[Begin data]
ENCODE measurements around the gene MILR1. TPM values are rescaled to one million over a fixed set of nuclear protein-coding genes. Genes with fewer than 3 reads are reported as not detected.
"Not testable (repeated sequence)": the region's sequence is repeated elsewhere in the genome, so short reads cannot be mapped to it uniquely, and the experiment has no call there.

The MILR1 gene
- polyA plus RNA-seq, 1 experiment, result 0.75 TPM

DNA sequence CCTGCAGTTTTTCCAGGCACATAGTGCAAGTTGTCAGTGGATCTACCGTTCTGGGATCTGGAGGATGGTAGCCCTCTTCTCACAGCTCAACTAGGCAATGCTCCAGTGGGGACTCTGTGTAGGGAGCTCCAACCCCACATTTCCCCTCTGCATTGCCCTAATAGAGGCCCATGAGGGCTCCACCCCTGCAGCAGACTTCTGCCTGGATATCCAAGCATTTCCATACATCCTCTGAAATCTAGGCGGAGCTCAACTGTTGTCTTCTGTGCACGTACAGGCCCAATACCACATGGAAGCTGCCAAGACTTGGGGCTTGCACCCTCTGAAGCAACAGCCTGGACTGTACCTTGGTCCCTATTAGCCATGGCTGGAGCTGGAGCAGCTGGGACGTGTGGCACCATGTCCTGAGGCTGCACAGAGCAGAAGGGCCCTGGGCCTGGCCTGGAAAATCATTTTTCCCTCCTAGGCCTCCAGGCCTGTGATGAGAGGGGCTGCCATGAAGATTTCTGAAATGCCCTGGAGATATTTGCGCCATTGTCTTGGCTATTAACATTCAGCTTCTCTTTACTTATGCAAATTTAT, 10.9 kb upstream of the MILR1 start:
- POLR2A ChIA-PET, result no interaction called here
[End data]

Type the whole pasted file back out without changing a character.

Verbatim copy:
ENCODE measurements around the gene MILR1. TPM values are rescaled to one million over a fixed set of nuclear protein-coding genes. Genes with fewer than 3 reads are reported as not detected.
"Not testable (repeated sequence)": the region's sequence is repeated elsewhere in the genome, so short reads cannot be mapped to it uniquely, and the experiment has no call there.

The MILR1 gene
- polyA plus RNA-seq, 1 experiment, result 0.75 TPM

DNA sequence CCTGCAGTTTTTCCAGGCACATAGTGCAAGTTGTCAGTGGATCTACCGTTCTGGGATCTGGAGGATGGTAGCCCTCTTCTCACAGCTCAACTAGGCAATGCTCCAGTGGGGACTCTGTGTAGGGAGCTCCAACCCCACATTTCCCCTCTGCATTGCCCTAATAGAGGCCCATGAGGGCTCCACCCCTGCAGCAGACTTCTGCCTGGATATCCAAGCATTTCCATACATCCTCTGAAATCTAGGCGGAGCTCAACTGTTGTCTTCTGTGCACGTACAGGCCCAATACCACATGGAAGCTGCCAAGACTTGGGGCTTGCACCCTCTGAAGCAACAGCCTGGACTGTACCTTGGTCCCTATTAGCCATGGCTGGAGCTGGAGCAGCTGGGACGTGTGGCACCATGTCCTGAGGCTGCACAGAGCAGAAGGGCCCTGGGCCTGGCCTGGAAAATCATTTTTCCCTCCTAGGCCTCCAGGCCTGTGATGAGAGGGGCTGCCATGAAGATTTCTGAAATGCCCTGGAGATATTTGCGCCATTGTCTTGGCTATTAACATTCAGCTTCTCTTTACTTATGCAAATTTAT, 10.9 kb upstream of the MILR1 start:
- POLR2A ChIA-PET, result no interaction called here